Sam Tanson pointed out that repressive drug policies have been ineffective and largely failed to achieve the expected results.

On Saturday, our colleagues from RTL Radio hosted a roundtable discussion with Minister of Justice Sam Tanson, the director of the National Centre for Addiction Prevention (CNAPA), Elena Bienfait, and the administrative director of Impuls, which offers help to young drug users, Céline Danhyer.

Cannabis regulation rather than legalisation

Minister of Justice Sam Tanson once again defended the government's decision to regulate recreational cannabis consumption, pointing out that this was already included in the governing coalition's programme before the last national elections in 2018.

The initial plan of the coalition between the Democratic Party (DP), the Luxembourg Socialist Workers' Party (LSAP), and the Green Party (déi Gréng) was to legalise cannabis.

However, Tanson explained that because the government does not want to allow cannabis consumption in public spaces, they now prefer to talk about "regulation" rather than "legalisation." In addition, cannabis will be "decriminalised," as residents will be permitted to carry up to 3 grammes of marijuana.

Despite the fact that the new bill allows for the cultivation of up to four cannabis plants, several restrictions will remain. For instance, plants must be planted in a way that conceals them from view, according to the draft bill.

Tanson stressed that the long-term goal of the government remains the creation of state-approved selling points for cannabis. However, the Minister added that the main priority is to move on from the repressive drug policies of the past, which have been ineffective.

Which is worse: alcohol or cannabis?

CNAPA Director Elena Bienfait argued that we should discuss cannabis in a more objective and less taboo-laden manner. She pointed out that, while the widely held view that cannabis is a "gateway drug" has been debunked in academic studies since the 1990s, it persists "as an error in reasoning."

Bienfait also stated that statistics suggest that alcohol usage is substantially higher than cannabis consumption, particularly among young people.

When does consumption become problematic? According to the CNAPA director, it is not so much about how much a person consumes, but rather why they consume: What are the thoughts related with consumption? And how does this affect a person's life?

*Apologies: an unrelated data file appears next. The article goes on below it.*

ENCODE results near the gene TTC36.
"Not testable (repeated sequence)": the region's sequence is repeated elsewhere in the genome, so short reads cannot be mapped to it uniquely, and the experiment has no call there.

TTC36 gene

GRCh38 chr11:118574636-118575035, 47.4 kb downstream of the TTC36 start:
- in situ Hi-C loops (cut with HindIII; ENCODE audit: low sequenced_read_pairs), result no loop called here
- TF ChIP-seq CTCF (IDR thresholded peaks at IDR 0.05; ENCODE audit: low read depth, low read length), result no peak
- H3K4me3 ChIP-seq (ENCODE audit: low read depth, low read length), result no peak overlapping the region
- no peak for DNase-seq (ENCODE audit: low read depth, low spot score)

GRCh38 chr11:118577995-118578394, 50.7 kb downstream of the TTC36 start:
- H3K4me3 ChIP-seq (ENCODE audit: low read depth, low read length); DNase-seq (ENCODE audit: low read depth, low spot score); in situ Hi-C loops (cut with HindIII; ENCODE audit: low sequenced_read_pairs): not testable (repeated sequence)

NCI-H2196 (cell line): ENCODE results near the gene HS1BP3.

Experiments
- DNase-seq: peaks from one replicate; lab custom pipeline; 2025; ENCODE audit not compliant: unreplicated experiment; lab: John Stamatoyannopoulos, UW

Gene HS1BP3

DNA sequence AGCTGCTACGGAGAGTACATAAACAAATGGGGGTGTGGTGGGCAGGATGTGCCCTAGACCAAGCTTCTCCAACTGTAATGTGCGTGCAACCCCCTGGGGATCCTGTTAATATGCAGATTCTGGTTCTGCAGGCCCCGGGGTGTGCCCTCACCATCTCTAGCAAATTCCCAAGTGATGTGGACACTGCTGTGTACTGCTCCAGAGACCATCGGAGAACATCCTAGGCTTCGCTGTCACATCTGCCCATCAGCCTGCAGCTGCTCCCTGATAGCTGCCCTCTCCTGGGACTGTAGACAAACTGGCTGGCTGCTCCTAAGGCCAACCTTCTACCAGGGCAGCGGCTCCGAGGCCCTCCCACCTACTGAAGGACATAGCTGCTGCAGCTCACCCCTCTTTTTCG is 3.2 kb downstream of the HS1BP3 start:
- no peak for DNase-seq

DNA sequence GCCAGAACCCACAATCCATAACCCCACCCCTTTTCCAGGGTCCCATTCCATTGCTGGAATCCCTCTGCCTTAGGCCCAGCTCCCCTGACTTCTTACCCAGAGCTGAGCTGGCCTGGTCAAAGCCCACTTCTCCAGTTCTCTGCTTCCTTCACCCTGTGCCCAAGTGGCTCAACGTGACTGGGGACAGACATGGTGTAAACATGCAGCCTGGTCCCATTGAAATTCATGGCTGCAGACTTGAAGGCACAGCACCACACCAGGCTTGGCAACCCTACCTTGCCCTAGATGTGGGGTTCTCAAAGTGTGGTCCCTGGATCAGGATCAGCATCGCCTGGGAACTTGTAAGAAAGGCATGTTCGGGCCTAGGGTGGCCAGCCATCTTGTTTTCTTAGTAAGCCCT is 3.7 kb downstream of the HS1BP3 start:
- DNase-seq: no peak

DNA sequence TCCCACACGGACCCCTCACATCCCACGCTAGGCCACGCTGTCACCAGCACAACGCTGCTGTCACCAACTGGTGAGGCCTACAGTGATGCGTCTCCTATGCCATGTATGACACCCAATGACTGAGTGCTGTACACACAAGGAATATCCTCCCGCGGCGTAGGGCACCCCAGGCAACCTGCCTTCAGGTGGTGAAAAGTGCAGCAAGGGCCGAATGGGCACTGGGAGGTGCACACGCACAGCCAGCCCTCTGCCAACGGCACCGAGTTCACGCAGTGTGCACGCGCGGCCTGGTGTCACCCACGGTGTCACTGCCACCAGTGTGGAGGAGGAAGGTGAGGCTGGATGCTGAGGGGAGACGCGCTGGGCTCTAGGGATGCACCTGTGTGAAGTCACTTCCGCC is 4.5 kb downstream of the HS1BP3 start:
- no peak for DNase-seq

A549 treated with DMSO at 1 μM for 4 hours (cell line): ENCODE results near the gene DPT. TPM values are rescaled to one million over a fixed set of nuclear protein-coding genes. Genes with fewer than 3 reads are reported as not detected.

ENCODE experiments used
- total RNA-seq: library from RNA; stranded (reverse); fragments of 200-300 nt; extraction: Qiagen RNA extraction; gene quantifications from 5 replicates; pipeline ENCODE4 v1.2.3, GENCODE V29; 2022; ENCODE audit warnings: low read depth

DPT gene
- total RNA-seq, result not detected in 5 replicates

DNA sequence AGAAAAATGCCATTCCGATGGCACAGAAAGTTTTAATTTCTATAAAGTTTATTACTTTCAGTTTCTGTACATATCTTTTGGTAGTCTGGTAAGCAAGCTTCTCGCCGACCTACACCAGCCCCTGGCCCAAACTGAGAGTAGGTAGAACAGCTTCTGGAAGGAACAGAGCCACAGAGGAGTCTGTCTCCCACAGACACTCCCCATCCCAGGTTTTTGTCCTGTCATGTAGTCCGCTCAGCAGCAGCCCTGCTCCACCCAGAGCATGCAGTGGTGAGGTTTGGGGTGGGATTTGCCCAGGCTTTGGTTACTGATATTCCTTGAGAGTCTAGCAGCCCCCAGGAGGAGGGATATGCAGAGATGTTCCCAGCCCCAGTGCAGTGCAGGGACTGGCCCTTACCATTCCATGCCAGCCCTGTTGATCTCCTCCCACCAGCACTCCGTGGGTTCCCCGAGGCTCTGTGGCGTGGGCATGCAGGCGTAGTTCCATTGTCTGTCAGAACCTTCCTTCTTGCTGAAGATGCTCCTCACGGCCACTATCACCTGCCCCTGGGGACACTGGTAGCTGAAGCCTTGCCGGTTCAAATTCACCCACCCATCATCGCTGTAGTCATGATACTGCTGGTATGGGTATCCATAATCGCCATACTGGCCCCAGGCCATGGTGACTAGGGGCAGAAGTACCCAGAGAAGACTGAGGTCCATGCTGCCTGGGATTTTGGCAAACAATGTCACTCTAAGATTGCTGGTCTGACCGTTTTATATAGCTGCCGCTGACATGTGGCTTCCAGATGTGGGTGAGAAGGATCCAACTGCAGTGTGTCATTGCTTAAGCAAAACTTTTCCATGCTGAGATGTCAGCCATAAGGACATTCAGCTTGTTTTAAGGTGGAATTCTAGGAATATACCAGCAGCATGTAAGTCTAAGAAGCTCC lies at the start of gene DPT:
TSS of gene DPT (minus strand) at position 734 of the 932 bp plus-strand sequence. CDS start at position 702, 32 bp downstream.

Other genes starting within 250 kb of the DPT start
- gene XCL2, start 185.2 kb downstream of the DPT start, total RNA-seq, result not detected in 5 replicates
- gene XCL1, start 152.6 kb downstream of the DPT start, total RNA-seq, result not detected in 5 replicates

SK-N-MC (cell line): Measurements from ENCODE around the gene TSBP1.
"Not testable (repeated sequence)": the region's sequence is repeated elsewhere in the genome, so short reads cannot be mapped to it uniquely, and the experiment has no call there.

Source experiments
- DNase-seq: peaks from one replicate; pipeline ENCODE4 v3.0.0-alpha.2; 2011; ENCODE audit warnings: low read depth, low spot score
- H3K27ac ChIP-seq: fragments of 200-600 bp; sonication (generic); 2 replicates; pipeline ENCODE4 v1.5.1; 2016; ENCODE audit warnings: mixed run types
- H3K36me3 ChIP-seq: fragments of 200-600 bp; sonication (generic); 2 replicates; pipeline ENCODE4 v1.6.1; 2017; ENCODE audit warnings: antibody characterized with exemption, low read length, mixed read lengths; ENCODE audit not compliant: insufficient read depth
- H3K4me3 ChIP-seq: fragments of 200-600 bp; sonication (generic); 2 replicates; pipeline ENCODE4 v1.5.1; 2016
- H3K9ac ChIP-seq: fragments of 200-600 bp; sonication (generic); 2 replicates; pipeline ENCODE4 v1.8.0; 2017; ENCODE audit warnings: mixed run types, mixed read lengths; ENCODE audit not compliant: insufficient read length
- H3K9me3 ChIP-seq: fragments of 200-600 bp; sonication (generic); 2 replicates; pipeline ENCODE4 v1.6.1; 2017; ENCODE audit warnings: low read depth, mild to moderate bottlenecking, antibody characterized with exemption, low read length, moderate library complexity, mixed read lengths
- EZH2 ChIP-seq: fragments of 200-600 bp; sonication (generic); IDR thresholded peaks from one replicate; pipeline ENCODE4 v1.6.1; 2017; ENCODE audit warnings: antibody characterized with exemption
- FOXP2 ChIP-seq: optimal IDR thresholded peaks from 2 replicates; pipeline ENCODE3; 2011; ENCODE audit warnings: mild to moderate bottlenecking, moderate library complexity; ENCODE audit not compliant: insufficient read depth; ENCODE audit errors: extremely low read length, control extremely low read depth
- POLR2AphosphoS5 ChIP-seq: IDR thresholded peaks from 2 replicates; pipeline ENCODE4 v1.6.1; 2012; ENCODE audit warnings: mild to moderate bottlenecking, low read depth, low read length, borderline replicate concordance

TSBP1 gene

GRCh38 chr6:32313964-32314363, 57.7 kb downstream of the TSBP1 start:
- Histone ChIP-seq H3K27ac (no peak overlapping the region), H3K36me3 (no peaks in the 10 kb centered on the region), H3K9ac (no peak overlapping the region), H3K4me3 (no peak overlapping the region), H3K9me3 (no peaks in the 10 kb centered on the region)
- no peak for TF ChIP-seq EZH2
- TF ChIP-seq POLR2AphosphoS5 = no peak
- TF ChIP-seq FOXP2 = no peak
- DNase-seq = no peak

In recent months, CNAPA has stepped up its educational efforts to address the "many questions" that remain. The centre has a "cannabis hotline" (49 77 77 – 55) and the project Cannabis Koffer on Tour ("cannabis suitcase on tour"), which will see CNAPA workers travel across the Grand Duchy's municipalities in 2023 to inform residents about cannabis.

Regulation to move away from stereotypes

The third guest on Saturday was the administrative director of Impuls, Céline Danhyer. She explained that when the new bill was first announced, Impuls had to clarify to a lot of young people that the planned regulation will not apply to minors usage remains a health concern.

Danhyer stressed that we must be very careful regarding the type of messages that we convey to others. She pointed out that, for instance, alcohol consumption is often downplayed and trivialised.

Minister of Justice Sam Tanson agreed that the possible health dangers and repercussions of any substance, legal or illegal, must always be highlighted.

However, Tanson pointed out that by growing their own cannabis plants, people will be able to better monitor their own intake, for example, by being aware of the plant's THC level. All guests also agreed that adult consumption must be discussed more.

According to the most recent drug survey, cannabis consumption is slightly on the rise and has even doubled among people aged 35 to 64. For this reason, the general public must be informed "as much as possible," according to Elena Bienfait.